It was mid morning when I looked at my Facebook page and glanced at a message reminding me that it was International Day of Peace. My focus then shifted to reading and responding to emails and my daily routine of writing, researching and pondering articles for my blog https://eastwinglifestyle.com/ During my afternoon quiet time when I was reflecting on International Day of Peace, it occurred to me that one day was a diminutive amount of time to devote to World Peace. How did I contribute to this dedicated day? I honestly did not know what events or services were being held in Chiang Mai where I live to recognise this international day. Were my actions and behaviour any different on this special day to other days throughout the year? Was I at peace with myself and my family, my friends and the people I encountered throughout these 24 hours?
Google research told me that the General Assembly of the United Nations established this observance on 21 September each year as well as nominating a few hundred other days throughout the year to particular dedications. Some interests have more than one day of celebration, some have a whole week allocated, some depend on the cycle of the moon, others have to share their day with other nominees. Further investigation revealed that topics or concerns covered by these dedicated days of observation include: radio, sparrow, puppetry, monuments and sites, copyright, wind, widows, beer, fashion, coffee, standards, post, vasectomy, statistics, pneumonia, television, soil, mountain and more, including more familiar ones such as Mothers’ day, Fathers’ day, Women’s day and New Year’s Day.
Many people would know that International Women’s Day is celebrated each year in early March; there is no date allocated for International Men’s Day; there is a day dedicated to Rural Women. I believe everyone – men, women and children – living in country towns and on remote farms should be recognised for their outstanding contribution to the land, the environment and their communities. The challenges of rural life are the same for men and women, such as the heartache of crop failure, floods, drought, the long hours of work during harvest, loneliness, depression and isolation. How was the decision made that only Rural Women need a day of recognition? Why women’s day and not men’s day? Is this something women need and men don’t?
The staggering amount of money, time, resources and personnel required to orchestrate these dedicated days could be managed differently. Marketing companies, retail shops, card shops, postal services, event companies, florists, restaurants are just a few who reap an absolute fortune from celebrations like Mothers’ Day and Fathers” Day. It would have been a struggle for my parent’s to help their four children with gifts to give on mother’s day or father’s day every year. As an adult I would endeavour to think of a novel idea for a gift to purchase for my parents and then post it to the town where they lived; in later years I would come to realise Mothers’ Day and Fathers’ Day are reminders that millions of people around the world, including myself, are not parents.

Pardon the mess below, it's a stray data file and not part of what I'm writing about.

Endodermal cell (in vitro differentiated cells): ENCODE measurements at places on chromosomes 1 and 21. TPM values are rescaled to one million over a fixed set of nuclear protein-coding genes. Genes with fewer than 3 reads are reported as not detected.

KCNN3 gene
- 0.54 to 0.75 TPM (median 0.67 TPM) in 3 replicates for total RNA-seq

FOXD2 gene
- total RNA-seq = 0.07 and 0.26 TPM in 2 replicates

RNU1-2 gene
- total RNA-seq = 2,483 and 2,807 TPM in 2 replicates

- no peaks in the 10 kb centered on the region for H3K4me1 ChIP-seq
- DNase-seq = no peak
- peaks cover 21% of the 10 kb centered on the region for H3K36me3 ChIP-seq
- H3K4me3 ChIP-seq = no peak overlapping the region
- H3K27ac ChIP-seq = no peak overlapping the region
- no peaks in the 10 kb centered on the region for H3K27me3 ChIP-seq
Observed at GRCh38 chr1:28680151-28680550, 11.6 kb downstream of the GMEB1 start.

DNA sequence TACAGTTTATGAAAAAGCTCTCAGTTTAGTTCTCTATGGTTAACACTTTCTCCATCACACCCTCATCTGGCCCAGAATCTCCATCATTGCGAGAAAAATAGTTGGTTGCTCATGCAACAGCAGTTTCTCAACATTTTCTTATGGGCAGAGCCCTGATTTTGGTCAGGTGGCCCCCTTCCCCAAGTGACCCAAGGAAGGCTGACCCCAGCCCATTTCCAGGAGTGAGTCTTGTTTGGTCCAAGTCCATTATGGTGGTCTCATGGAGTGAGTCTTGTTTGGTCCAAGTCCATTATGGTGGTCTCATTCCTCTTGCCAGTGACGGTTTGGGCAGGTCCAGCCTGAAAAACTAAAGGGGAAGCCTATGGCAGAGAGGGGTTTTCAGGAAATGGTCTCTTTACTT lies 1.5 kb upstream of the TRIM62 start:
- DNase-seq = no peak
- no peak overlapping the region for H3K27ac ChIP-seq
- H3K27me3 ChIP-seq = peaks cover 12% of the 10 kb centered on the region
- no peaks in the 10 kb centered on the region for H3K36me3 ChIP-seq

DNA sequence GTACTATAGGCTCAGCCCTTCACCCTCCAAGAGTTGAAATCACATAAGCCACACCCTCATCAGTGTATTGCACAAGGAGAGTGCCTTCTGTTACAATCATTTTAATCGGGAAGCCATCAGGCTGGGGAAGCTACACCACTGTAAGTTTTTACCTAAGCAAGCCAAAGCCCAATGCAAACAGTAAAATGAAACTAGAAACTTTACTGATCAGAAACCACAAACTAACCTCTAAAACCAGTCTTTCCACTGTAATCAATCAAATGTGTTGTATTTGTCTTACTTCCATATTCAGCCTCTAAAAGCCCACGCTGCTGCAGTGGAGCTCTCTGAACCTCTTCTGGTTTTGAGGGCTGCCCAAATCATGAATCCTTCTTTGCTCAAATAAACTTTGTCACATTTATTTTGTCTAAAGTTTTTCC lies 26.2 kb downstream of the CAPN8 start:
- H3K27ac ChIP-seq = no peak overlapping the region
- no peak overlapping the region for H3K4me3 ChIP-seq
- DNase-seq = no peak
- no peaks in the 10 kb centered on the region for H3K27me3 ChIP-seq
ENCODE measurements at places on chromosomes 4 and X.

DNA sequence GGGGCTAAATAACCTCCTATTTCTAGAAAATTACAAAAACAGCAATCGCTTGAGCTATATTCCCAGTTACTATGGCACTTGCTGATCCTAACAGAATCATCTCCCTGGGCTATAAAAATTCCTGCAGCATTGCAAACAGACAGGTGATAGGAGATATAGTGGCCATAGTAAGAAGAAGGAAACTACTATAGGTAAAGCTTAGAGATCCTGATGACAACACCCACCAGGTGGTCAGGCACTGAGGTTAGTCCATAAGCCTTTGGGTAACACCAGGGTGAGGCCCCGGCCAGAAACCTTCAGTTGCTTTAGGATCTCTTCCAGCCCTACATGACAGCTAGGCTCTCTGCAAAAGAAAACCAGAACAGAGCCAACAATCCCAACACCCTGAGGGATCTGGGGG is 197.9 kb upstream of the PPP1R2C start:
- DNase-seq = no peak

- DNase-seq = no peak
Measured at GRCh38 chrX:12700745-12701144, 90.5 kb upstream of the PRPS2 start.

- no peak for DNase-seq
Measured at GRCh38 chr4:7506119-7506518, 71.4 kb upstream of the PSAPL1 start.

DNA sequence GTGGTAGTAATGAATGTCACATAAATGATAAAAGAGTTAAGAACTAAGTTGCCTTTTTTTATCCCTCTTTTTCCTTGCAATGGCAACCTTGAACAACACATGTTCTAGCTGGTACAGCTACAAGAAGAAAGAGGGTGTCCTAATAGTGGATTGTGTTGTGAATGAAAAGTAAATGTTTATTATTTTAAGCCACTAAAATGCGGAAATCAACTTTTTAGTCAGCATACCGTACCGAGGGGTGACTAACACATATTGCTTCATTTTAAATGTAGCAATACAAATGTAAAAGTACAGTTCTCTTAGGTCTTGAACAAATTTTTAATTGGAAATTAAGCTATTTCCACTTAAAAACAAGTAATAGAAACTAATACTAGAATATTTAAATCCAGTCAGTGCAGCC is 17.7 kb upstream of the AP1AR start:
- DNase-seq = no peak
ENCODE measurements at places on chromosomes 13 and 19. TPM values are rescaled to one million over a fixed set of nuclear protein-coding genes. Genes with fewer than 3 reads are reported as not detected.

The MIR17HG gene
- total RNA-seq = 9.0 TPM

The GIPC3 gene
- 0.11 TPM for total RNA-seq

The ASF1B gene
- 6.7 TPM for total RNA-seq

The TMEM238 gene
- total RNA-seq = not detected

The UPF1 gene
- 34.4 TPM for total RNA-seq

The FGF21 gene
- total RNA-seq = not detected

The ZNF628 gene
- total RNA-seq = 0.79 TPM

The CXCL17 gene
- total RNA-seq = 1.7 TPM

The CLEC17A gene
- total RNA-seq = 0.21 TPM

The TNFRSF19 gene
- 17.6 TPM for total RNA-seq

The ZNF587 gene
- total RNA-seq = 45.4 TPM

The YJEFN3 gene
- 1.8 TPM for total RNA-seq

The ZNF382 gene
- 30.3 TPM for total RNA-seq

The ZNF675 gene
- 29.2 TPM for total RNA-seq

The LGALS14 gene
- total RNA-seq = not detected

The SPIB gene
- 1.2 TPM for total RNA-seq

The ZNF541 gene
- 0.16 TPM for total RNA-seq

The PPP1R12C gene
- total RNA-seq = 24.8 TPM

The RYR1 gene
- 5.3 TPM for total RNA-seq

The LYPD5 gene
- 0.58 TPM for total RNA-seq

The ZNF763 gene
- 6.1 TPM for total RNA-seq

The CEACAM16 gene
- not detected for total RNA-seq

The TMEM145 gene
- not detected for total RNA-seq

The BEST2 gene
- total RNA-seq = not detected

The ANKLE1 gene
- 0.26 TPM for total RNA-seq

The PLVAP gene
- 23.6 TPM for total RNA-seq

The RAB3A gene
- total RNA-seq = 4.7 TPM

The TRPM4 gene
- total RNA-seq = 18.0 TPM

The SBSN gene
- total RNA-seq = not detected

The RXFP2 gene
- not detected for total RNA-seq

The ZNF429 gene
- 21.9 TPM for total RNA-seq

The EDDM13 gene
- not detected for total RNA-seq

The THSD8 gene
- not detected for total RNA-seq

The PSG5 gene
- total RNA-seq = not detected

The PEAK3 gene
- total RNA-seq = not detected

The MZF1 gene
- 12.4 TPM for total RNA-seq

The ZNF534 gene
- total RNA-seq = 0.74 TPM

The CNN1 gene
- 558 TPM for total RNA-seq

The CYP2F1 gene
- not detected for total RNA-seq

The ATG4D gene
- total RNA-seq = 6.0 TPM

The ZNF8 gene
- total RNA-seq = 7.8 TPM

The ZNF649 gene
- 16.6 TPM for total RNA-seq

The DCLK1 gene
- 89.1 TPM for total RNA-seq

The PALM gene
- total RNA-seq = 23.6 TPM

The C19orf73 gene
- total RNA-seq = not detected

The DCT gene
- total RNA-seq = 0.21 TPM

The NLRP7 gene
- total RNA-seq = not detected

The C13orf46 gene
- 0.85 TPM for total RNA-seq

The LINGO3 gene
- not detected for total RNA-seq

I understand the importance of recognising the huge efforts that many people contribute to promoting peace and attempting to end the fighting and conflict around the world. It is interesting that 21 September can be a day of temporary ceasefire, in particular, to allow for the delivery of humanitarian aid supplies. If this can be achieved on one day, why not two days, three days, four days, every day? It is my belief that we must all attempt to be at peace with ourselves as individuals first before we can extend our actions to include our family, our neighbours, our professional colleagues, our adversaries, our children, our hungry, our poor, our refugees. Tolerance and respect for all humans are critical factors in promoting peace. Every day we must strive to lead by example, to demonstrate the positive outcomes of living peacefully and accepting everyone; we are not obliged to like all, but we must try to accept all if we are to become a world at peace.
Complacency can be an issue for customs and practices that have existed for long periods of time and may require a re-focus or new direction. Celebrations are important and vital for community spirit but we must begin with education and example if we are to trust and respect each other so that all can live in harmony. Everyone is capable of changing their thinking and every day we must endeavour to focus our thoughts and actions around world peace. Our children will learn from a very young age, so education is paramount. Instead of attempting to end the wars that are happening around the world, we must make every effort to stop the idea, the concept, the business of war.
In his article “How to Forgive and Let Go” Deepak Chopra says
At any given moment, the majority of wars and civil conflicts around the world would end if one or both sides could simply forgive. Why don’t they?
Please take time to read Deepak’s complete article –
A complete list of International Days observed by the United National can be found –
Recommended reading http://www.goodreads.com/book/show/169968.Peace_Is_the_Way